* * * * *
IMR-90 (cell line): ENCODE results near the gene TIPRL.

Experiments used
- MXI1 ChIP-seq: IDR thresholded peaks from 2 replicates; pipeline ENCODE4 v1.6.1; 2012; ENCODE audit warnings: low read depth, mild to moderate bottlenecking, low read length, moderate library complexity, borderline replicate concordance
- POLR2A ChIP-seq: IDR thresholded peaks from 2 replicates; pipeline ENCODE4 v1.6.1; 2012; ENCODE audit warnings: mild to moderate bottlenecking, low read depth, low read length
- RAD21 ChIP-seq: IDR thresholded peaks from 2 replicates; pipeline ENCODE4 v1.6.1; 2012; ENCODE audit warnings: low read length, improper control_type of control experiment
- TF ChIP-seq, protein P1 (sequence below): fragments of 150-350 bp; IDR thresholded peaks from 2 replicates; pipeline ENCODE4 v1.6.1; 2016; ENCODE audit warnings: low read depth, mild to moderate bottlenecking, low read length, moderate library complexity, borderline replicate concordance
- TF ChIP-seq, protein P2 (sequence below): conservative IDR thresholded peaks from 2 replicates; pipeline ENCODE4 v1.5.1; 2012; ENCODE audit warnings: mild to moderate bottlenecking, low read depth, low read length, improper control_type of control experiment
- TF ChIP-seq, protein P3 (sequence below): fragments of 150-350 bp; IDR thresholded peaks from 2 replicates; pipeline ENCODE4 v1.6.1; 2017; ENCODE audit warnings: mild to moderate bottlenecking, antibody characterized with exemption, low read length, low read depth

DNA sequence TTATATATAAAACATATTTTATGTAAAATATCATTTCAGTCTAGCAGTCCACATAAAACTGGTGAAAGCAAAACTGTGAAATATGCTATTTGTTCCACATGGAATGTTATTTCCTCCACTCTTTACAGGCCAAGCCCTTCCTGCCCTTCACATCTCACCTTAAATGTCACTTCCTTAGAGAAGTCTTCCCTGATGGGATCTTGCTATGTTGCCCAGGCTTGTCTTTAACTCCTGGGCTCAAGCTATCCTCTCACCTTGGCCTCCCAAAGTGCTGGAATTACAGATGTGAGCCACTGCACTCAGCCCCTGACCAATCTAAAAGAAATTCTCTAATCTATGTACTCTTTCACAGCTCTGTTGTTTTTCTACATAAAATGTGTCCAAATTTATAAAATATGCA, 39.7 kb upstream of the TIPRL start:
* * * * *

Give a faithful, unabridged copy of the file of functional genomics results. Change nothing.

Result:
IMR-90 (cell line): ENCODE results near the gene TIPRL.

Experiments used
- MXI1 ChIP-seq: IDR thresholded peaks from 2 replicates; pipeline ENCODE4 v1.6.1; 2012; ENCODE audit warnings: low read depth, mild to moderate bottlenecking, low read length, moderate library complexity, borderline replicate concordance
- POLR2A ChIP-seq: IDR thresholded peaks from 2 replicates; pipeline ENCODE4 v1.6.1; 2012; ENCODE audit warnings: mild to moderate bottlenecking, low read depth, low read length
- RAD21 ChIP-seq: IDR thresholded peaks from 2 replicates; pipeline ENCODE4 v1.6.1; 2012; ENCODE audit warnings: low read length, improper control_type of control experiment
- TF ChIP-seq, protein P1 (sequence below): fragments of 150-350 bp; IDR thresholded peaks from 2 replicates; pipeline ENCODE4 v1.6.1; 2016; ENCODE audit warnings: low read depth, mild to moderate bottlenecking, low read length, moderate library complexity, borderline replicate concordance
- TF ChIP-seq, protein P2 (sequence below): conservative IDR thresholded peaks from 2 replicates; pipeline ENCODE4 v1.5.1; 2012; ENCODE audit warnings: mild to moderate bottlenecking, low read depth, low read length, improper control_type of control experiment
- TF ChIP-seq, protein P3 (sequence below): fragments of 150-350 bp; IDR thresholded peaks from 2 replicates; pipeline ENCODE4 v1.6.1; 2017; ENCODE audit warnings: mild to moderate bottlenecking, antibody characterized with exemption, low read length, low read depth

DNA sequence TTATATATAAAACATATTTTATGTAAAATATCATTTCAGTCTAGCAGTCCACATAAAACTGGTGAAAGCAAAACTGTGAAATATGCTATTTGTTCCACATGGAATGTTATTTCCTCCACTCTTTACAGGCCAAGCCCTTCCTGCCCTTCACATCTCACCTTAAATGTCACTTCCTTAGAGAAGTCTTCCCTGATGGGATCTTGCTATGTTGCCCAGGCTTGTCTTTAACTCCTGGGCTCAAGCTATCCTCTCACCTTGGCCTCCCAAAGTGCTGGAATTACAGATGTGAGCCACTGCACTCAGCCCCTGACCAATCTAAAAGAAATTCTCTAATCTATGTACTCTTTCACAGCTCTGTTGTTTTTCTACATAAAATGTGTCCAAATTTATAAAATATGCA, 39.7 kb upstream of the TIPRL start: